Green groups are running from a new British advocacy video in which environmentalists deal death to those who refuse to cut their carbon footprints.
The four-minute video -- produced by the London-based group 10:10 -- features a host of celebrities encouraging the public to work to reduce their greenhouse gas emissions by 10 percent.
It also features a scene in which a schoolteacher explodes two students who refuse to take part in the campaign, turning the children into a red soup and covering their classmates with gore. In subsequent vignettes, office workers, a former soccer great and "X-Files" star Gillian Anderson all become wall decorations after refusing to join in.
The film was intended to be comedic, the group says, but it sparked a critical backlash and was pulled from the 10:10 website Friday only hours after its release.
"With climate change becoming increasingly threatening, and decreasingly talked about in the media, we wanted to find a way to bring this critical issue back into the headlines whilst making people laugh," the group wrote in a post on its website.
"Many found the resulting film extremely funny, but unfortunately some didn't, and we sincerely apologise to anybody we have offended," the group said. "Oh well, we live and learn."
The group has scratched plans to distribute the video to theaters but said it will not attempt to censor other versions of the video available online.
U.S. environmental groups -- including those that had counted 10:10 among their partners -- are recoiling.
Among them is 350.org, the group founded by environmentalist Bill McKibben, which released a statement saying it had nothing to do with the video and denouncing it as "the complete opposite of everything we and this movement stand for."
350.org was working with 10:10 and other groups for an Oct. 10 "Global Work Party" on cutting carbon emissions but now will sever all ties with the British group. The global event will proceed as planned, a 350 spokesman said.
"Climate skeptics are going to make a big deal of this," McKibben wrote on the 350.org website in a post titled "Days that Suck."
"The video represents the kind of stupidity that really hurts our side, reinforcing in people's minds a series of preconceived notions, not the least of which is that we're out-of-control elitists," he said.
Opponents of action on global warming are calling the video an insight into environmental groups' true agenda and are doing their best to keep it in the spotlight.
"Climate Depot" -- a website run by Marc Morano, the former communications director for Sen. James Inhofe (R-Okla.) -- led its site today with the headline "Climate Film Depicts Kids Assassinated."
Conservative sites such as Pajamas Media and JunkScience.org are running similar articles.
"I think the idea of a comedy is fine, and even the gore and blood is part of our pop culture," Morano told Greenwire today. "What is not fine, and what is actually very revealing, is that their impulse -- the intellectual strain that runs through the alarmist movement -- is to try to silence their critics.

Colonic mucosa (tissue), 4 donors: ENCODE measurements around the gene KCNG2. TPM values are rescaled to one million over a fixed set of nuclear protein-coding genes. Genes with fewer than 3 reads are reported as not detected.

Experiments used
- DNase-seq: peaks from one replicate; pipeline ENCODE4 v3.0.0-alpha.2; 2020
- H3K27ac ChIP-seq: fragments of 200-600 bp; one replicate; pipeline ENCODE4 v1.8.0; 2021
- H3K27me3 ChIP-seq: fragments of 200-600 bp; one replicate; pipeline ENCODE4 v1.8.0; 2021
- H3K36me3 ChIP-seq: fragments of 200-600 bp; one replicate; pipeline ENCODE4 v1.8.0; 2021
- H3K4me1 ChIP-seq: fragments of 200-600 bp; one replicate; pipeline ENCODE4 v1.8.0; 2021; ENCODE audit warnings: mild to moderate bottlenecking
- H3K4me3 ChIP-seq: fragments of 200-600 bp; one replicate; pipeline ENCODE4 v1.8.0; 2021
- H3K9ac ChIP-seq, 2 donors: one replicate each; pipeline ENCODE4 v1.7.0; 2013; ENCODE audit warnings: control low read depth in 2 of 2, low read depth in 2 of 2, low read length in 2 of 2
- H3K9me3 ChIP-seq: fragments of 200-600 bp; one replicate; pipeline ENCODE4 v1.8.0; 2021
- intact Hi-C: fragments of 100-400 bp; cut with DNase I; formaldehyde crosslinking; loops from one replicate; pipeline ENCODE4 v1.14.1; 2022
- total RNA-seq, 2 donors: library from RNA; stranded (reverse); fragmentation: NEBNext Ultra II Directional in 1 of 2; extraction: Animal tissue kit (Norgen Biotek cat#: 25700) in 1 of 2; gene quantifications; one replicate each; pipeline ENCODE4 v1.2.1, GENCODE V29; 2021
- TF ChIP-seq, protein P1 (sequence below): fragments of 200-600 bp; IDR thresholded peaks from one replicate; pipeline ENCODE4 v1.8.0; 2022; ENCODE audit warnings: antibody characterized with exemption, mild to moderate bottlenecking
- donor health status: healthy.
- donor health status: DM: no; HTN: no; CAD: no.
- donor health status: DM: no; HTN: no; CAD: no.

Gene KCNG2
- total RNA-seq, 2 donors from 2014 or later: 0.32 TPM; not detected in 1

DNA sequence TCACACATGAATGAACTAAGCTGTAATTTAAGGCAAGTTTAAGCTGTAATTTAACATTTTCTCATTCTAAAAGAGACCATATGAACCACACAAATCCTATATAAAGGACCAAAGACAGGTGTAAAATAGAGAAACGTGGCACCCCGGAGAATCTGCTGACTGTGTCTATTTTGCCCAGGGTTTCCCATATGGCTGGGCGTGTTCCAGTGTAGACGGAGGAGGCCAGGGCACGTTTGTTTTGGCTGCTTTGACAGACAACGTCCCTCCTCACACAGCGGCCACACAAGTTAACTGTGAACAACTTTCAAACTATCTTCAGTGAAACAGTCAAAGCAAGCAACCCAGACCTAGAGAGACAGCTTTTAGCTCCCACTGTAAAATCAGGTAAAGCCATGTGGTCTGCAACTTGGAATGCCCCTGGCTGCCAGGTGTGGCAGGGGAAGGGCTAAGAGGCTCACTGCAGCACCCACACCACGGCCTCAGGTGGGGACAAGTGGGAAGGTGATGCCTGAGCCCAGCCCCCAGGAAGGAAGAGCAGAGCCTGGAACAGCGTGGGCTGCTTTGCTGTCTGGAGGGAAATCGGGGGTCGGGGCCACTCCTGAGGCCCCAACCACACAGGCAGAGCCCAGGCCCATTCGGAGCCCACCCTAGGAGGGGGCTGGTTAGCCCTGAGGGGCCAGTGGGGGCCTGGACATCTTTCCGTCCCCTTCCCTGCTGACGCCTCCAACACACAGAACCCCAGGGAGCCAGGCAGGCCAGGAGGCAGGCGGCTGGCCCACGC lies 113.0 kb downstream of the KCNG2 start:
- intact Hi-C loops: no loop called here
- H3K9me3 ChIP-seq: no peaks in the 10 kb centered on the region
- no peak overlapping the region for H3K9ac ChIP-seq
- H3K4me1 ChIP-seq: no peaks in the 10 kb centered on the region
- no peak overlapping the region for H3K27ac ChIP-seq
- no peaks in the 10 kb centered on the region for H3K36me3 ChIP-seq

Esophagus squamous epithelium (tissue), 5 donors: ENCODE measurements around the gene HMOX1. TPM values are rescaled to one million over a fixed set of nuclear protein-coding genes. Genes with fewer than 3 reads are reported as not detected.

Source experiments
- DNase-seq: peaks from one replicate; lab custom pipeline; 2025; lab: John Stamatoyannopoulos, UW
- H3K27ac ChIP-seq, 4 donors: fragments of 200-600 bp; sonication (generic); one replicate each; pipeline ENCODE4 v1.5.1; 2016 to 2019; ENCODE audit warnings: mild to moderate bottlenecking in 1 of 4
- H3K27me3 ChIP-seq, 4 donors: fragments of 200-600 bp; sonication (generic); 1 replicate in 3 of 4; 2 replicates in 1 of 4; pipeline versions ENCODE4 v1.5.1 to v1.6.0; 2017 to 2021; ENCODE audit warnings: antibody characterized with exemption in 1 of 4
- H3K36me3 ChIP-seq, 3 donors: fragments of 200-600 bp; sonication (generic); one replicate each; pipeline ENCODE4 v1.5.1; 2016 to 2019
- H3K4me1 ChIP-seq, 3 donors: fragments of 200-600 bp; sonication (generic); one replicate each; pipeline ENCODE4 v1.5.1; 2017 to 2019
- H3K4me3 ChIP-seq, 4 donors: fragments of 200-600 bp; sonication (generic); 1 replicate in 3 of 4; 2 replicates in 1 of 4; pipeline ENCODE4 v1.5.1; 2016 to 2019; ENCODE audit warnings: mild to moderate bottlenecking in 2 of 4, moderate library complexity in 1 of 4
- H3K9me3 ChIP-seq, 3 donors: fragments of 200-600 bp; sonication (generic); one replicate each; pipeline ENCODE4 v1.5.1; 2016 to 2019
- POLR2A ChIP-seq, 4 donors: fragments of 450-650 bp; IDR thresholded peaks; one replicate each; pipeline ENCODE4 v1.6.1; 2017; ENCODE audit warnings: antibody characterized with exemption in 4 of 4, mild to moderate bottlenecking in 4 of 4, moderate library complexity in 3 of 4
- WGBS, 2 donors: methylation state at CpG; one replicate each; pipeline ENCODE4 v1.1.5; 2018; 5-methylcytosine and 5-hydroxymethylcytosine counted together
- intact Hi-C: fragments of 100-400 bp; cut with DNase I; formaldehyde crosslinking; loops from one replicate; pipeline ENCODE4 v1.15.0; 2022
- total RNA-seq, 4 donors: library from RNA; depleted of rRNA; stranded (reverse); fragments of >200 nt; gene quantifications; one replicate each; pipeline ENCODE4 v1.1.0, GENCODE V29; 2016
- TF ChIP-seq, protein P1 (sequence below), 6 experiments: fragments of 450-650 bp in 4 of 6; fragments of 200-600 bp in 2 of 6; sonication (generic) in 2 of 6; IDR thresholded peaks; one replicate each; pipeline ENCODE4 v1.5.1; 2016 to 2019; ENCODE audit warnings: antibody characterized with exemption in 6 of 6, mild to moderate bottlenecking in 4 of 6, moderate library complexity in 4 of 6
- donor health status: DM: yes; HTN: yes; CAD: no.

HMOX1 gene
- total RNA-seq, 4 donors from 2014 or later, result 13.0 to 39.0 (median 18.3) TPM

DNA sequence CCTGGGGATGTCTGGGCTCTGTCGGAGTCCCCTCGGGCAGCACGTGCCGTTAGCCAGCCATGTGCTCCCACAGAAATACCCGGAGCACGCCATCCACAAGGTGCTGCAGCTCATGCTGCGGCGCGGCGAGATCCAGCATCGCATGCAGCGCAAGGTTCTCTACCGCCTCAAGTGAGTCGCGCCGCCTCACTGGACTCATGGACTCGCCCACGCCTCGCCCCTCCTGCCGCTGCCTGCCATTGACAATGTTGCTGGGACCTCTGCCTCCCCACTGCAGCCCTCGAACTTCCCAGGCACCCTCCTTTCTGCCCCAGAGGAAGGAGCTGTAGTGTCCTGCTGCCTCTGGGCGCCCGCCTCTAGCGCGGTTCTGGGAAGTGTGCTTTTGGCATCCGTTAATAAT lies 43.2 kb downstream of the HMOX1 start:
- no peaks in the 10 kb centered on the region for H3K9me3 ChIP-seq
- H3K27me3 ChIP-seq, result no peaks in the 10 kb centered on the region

"They blame a handful of skeptics for ruining all their schemes, and this is them expressing their frustrations," he said.
Controversy breeds visibility
The video has drawn more attention than more family-friendly web ventures designed to highlight the climate change issue.
A YouTube repost by a third party Thursday got more than 149,000 views over the weekend and elicited more than 2,300 comments. Several other versions have topped 100,000 views, as well.
A Sierra Club video featuring a National Football League player warning that coal ash is a health threat to children got 95 YouTube views during the same interval.
Friday's "No Pressure" is not 10:10's first dabble in video. The group was founded by Franny Armstrong, director of the 2009 faux-documentary "The Age of Stupid."
The film tracks an archivist in the climate change-ravished world of the year 2055 as he looks back to see how humanity failed to prevent climate destruction. The film grossed approximately $1 million during a limited run in British theaters.
Armstrong founded the group after making the movie, saying an immediate pledge to reduce emissions by 10 percent was worth more than larger targets set decades in the future.
10:10's website says more than 90,000 people have taken the pledge, and businesses such as Sony Corp., cellphone maker 02 and the London soccer club Tottenham Hotspur -- whose players are featured in the video -- have signed on, as well.
To write the film released Friday, Armstrong brought in Richard Curtis, who penned "Four Weddings and a Funeral" and the British television hit "The Black Adder" and is also the co-founder of the charity organization Comic Relief.
Cutis conceded that the film was off to a shaky start but said he hoped it would not damage the environmental movement.
"When you try to be funny on a serious subject, it's obviously risky," Curtis told the London Guardian. "I hope people who don't like the little film will still think about the big issue and try to do something about it."
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